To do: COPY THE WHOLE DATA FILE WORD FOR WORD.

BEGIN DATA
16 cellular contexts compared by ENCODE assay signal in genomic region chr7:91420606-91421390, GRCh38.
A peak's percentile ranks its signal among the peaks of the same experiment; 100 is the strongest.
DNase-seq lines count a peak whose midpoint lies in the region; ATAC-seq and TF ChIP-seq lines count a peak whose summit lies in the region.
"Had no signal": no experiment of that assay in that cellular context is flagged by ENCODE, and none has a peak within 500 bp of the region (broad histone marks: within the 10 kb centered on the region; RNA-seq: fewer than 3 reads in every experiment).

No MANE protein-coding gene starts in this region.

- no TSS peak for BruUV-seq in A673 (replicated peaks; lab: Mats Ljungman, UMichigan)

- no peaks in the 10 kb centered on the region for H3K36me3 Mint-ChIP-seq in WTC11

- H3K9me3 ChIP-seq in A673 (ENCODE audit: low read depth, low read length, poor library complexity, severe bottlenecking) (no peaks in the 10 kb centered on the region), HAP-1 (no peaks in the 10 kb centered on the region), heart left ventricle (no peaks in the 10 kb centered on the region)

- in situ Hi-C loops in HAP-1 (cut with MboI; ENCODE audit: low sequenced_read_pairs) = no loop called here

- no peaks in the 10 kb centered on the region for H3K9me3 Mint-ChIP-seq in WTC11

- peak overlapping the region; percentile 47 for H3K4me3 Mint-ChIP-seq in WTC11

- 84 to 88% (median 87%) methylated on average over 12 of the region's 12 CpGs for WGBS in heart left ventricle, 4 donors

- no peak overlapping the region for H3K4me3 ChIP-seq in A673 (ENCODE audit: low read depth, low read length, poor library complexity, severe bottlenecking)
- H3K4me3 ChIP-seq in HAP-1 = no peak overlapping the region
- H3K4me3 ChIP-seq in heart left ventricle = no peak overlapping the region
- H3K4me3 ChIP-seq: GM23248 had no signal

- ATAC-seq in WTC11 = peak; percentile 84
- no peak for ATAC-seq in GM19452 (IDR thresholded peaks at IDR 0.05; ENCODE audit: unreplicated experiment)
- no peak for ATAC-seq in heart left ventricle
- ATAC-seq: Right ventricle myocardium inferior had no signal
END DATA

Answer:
16 cellular contexts compared by ENCODE assay signal in genomic region chr7:91420606-91421390, GRCh38.
A peak's percentile ranks its signal among the peaks of the same experiment; 100 is the strongest.
DNase-seq lines count a peak whose midpoint lies in the region; ATAC-seq and TF ChIP-seq lines count a peak whose summit lies in the region.
"Had no signal": no experiment of that assay in that cellular context is flagged by ENCODE, and none has a peak within 500 bp of the region (broad histone marks: within the 10 kb centered on the region; RNA-seq: fewer than 3 reads in every experiment).

No MANE protein-coding gene starts in this region.

- no TSS peak for BruUV-seq in A673 (replicated peaks; lab: Mats Ljungman, UMichigan)

- no peaks in the 10 kb centered on the region for H3K36me3 Mint-ChIP-seq in WTC11

- H3K9me3 ChIP-seq in A673 (ENCODE audit: low read depth, low read length, poor library complexity, severe bottlenecking) (no peaks in the 10 kb centered on the region), HAP-1 (no peaks in the 10 kb centered on the region), heart left ventricle (no peaks in the 10 kb centered on the region)

- in situ Hi-C loops in HAP-1 (cut with MboI; ENCODE audit: low sequenced_read_pairs) = no loop called here

- no peaks in the 10 kb centered on the region for H3K9me3 Mint-ChIP-seq in WTC11

- peak overlapping the region; percentile 47 for H3K4me3 Mint-ChIP-seq in WTC11

- 84 to 88% (median 87%) methylated on average over 12 of the region's 12 CpGs for WGBS in heart left ventricle, 4 donors

- no peak overlapping the region for H3K4me3 ChIP-seq in A673 (ENCODE audit: low read depth, low read length, poor library complexity, severe bottlenecking)
- H3K4me3 ChIP-seq in HAP-1 = no peak overlapping the region
- H3K4me3 ChIP-seq in heart left ventricle = no peak overlapping the region
- H3K4me3 ChIP-seq: GM23248 had no signal

- ATAC-seq in WTC11 = peak; percentile 84
- no peak for ATAC-seq in GM19452 (IDR thresholded peaks at IDR 0.05; ENCODE audit: unreplicated experiment)
- no peak for ATAC-seq in heart left ventricle
- ATAC-seq: Right ventricle myocardium inferior had no signal